The Promises and Pitfalls of Regenerative Agriculture

regenerative agriculture

The United Nations describes food, energy, and water as making up the nexus of sustainable development. The conventional ways humanity produces food also require a lot of water and energy, and so the three systems are interlinked. Agriculture, as it is now practiced, has an immense impact on the environment, and a largely negative one at that.

At least one-quarter of all greenhouse gas emissions come from the agricultural sector, and half of all the habitable land on the planet is used for this purpose. Of that half, 77 percent is utilized for animal agriculture, either for grazing food animals or growing the crops needed to feed them. Agriculture is also one of the leading causes of deforestation and leading causes of water pollution; 24,000 of 28,000 animals threatened with extinction are at risk from agriculture and aquaculture. 

These troubling statistics reinforce the growing scientific consensus that a new, sustainable agricultural paradigm is required. Regenerative agriculture is an attempt to reconcile agriculture with a healthy environment, and therefore address the destructive nature of farming as it currently exists.

What is regenerative agriculture?

Regenerative agriculture describes systems of agriculture that try to restore the habitat they occupy, reversing climate change through developing soil’s organic matter and restoring degraded soil’s biodiversity, which aids the water cycle and carbon sequestration. Proponents of regenerative agriculture seek to apply a holistic approach that incorporates the needs of surrounding ecosystems and soil into food production.

What are the 5 principles of regenerative agriculture?

The five principles of regenerative agriculture are as follows:

  1. Don’t disturb the soil. Soils are rich with micro-organism and tiny habitats and ecosystems. For instance, there are more micro-organisms in a single teaspoon of soil than humans there are on the planet. Tilling the soil or treating it with pesticides and other chemicals can destroy these habitats and therefore destroy the health of the soil.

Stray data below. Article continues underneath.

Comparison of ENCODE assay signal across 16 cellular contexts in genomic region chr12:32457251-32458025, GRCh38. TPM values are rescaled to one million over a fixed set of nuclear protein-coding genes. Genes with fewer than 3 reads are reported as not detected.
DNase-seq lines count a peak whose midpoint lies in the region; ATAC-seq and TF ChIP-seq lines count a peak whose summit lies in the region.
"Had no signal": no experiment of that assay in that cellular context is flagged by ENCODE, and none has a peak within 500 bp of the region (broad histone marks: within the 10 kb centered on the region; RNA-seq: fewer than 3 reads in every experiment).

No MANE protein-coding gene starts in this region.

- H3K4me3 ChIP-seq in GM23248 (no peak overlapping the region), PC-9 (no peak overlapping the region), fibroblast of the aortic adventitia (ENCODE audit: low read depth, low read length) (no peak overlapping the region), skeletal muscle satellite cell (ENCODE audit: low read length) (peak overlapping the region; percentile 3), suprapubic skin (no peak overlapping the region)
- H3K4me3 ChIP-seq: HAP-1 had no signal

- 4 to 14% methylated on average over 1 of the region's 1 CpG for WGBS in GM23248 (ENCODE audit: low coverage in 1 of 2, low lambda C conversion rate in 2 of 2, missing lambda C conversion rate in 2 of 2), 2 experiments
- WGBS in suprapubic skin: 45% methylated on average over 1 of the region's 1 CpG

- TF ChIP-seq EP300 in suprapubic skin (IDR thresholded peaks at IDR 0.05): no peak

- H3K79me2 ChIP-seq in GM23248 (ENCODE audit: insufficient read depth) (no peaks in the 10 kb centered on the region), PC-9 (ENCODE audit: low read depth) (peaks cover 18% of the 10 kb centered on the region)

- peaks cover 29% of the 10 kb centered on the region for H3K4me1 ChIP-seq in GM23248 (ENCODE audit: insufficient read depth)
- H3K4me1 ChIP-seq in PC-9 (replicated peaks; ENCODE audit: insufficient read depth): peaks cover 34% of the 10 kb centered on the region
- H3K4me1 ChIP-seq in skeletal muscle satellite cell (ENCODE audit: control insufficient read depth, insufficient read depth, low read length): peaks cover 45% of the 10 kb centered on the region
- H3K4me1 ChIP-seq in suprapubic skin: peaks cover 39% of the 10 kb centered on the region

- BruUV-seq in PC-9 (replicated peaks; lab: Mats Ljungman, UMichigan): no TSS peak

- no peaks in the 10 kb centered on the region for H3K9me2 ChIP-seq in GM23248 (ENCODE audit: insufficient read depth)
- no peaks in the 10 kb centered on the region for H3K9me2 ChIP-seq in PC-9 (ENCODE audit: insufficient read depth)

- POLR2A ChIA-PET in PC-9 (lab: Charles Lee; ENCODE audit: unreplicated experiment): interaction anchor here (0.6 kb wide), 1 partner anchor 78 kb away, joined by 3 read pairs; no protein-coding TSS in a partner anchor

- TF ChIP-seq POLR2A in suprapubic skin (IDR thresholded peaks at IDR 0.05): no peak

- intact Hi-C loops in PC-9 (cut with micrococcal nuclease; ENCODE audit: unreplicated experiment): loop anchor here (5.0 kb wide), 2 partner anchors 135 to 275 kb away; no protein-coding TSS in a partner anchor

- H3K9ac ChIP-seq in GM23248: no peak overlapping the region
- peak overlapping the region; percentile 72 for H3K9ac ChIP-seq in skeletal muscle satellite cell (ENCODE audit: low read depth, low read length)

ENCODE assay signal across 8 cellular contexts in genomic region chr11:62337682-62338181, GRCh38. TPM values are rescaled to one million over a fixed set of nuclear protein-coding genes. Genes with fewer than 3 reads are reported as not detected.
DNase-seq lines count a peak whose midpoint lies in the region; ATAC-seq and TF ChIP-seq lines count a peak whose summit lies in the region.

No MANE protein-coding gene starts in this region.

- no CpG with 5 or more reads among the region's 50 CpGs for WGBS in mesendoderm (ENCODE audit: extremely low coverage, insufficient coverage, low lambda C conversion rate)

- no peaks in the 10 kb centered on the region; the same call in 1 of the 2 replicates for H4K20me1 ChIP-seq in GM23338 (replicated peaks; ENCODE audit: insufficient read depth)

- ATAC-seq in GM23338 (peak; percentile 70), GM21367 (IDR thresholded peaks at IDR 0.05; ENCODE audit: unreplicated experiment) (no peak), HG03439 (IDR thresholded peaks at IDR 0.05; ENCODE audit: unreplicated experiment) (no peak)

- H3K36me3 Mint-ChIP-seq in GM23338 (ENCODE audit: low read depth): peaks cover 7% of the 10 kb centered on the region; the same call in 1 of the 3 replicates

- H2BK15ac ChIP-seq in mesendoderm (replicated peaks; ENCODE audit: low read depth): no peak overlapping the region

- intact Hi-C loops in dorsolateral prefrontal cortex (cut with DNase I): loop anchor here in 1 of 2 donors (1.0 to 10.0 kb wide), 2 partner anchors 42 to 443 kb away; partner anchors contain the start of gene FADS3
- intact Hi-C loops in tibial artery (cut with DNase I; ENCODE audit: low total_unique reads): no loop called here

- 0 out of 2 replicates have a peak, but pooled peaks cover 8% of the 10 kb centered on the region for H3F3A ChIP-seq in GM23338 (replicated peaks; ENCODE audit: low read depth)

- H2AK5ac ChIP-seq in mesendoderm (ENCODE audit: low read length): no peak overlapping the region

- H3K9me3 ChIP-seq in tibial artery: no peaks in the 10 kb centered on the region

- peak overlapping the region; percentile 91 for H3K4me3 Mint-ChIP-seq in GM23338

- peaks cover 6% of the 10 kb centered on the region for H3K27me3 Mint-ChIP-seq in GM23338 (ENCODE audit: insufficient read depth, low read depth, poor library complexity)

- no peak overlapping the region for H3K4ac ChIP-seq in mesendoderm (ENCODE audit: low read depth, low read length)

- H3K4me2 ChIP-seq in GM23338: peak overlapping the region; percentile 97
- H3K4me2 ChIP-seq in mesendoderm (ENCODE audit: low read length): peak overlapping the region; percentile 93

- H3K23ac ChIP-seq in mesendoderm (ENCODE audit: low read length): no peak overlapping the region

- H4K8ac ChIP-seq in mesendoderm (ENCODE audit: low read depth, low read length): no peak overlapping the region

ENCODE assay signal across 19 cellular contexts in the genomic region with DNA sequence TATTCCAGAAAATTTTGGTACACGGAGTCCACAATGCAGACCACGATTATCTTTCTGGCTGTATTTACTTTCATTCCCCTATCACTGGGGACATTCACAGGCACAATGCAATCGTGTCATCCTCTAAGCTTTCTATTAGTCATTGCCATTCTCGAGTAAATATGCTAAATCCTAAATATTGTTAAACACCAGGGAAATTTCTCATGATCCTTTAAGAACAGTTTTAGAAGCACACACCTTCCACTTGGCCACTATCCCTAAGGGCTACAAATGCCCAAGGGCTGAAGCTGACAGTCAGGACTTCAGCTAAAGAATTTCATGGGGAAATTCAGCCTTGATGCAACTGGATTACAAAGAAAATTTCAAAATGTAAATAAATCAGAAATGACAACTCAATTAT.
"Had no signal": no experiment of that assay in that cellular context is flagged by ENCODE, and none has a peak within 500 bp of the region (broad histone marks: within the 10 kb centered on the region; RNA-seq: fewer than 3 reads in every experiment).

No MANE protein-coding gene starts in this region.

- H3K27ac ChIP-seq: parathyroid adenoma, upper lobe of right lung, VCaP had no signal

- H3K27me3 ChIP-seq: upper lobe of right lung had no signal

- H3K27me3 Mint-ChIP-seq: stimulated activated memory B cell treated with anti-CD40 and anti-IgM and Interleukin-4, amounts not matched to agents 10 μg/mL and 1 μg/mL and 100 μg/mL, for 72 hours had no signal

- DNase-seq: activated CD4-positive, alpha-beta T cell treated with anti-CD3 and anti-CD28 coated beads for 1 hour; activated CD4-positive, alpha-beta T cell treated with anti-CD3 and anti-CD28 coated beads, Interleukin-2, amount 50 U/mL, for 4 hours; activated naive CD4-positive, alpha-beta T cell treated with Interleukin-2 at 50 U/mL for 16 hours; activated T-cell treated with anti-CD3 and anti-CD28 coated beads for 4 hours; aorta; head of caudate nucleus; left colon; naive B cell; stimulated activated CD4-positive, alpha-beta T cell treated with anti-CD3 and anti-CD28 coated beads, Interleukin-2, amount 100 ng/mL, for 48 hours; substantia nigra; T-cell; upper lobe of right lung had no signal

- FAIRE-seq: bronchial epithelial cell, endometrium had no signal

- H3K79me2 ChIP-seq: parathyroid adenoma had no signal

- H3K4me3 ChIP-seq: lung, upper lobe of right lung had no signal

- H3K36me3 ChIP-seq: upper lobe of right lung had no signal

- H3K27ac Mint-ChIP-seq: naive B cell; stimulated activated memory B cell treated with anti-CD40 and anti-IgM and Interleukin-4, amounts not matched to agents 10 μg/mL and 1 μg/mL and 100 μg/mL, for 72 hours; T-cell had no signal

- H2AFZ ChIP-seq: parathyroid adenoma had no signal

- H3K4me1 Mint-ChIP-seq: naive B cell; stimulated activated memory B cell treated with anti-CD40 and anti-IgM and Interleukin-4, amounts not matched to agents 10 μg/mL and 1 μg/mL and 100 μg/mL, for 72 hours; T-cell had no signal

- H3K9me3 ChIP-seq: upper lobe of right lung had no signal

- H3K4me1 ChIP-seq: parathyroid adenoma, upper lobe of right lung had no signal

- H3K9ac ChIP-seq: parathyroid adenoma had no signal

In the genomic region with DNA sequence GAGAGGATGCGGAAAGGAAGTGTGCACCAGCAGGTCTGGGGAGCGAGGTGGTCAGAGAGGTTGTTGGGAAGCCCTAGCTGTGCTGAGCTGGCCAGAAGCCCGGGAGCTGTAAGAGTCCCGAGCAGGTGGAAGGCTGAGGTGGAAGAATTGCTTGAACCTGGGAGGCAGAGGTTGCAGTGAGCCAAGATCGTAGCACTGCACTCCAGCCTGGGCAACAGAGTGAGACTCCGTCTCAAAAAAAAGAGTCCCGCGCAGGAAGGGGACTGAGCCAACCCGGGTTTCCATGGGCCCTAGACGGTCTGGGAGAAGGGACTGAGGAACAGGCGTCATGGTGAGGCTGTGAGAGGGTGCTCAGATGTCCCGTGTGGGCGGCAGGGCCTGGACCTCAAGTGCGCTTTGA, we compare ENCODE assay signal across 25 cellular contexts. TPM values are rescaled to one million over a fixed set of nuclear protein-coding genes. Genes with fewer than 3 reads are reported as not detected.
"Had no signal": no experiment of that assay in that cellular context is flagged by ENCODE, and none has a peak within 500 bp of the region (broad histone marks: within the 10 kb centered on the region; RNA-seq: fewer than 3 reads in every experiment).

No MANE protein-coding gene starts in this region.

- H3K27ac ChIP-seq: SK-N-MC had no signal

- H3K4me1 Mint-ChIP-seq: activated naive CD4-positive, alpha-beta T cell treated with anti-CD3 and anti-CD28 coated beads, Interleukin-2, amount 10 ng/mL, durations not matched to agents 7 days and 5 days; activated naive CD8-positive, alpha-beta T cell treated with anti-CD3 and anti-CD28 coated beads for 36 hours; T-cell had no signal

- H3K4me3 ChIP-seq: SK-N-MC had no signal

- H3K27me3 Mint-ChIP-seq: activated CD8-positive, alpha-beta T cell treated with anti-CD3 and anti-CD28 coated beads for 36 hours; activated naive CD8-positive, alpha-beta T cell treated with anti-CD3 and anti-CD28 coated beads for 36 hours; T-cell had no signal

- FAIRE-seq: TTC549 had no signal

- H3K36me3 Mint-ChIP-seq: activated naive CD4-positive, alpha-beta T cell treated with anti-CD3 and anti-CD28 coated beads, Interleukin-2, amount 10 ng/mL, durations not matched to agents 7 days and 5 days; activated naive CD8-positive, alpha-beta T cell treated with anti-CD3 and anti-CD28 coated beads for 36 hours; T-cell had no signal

2. Cover the soil surface. Rain, wind, and sun can all damage the soil and its valuable ecosystems. Farmers should endeavor to keep it covered with a canopy of growing crops or the stubble, meaning the remaining debris, from harvested crops.
  3. Sustain living roots in the soil. Roots are essential to the food webs that thrive in soil and are a food source for bacteria and fungi. The bacteria and fungi in turn feed single-cell organisms, which are eaten by earthworms and higher organisms.
  4. Grow a diversity of crops. Monocultures do not exist in nature which tends to favor high amounts of diversity in an ecosystem. As such, companion cropping which is growing two crops at once in the same patch of soil, and separating them after harvest, can work.
  5. Grazing animals on the land. Animal grazing creates pastures and can help restore fields left to fallow, improving soil health more rapidly over a few years.

Is regenerative agriculture sustainable?

Carbon capture

Regenerative agriculture practices supposedly sequester more carbon from the atmosphere, which is stored in the healthy soil. It has been suggested that the adoption of regenerative agriculture practices alone could provide nearly 10 percent of the carbon reduction needed for Earth to avoid a two-degree temperature rise. However, although most scientists agree that regenerative agriculture does facilitate carbon capture to some extent, its level of effectiveness is a matter of debate.

Most studies that have looked into the effect of no-till practices on carbon sequestration in soils have only measured the carbon rates in topsoil. Deeper layers of soil have registered low levels of carbon, implying that no-till may just move the carbon around rather than resulting in more being sequestered. Seeing as the vast majority of farmers who use no-till do actually till their land every few years, all that previously sequestered carbon could be released.

On the other hand, cover crops seem to be more effective at capture. However, the fact that carbon will only sit in the soil, and can be released if later disturbed, has put question marks over the long-term efficacy of regenerative agriculture as a carbon capture strategy.

Increase vegetation

Regenerative agriculture incorporates practices like agroforestry and growing border plants. These additional patches of vegetation can help sequester carbon through photosynthesis and otherwise create ecosystems and biodiversity.

Lower pesticide use

Polycultures and increased biodiversity should act against the preponderance of pests, and therefore regenerative farmers should theoretically use fewer pesticides than conventional farmers. This is beneficial for the farmer, who doesn’t have to buy large amounts of pesticide, and for the ecosystem and public, who will have to deal with less carcinogenic chemicals pesticides leaching into the wider environment. 

However, not all advocates for regenerative agriculture avoid the use of pesticides, and large agribusiness firms are already trying to rebrand their pesticides as “regenerative.” As these chemicals kill micro-organisms in the soil, the same micro-organisms that sequester carbon, it is unclear that regenerative agriculture, at least if not fully implemented, can address the overuse of pesticide chemicals.

Protect water sources

Healthy soils store more water, so instead of running off water stays in the earth and plant roots and is recycled into shallow groundwater. As a result, these water sources are more resilient and used more sustainably.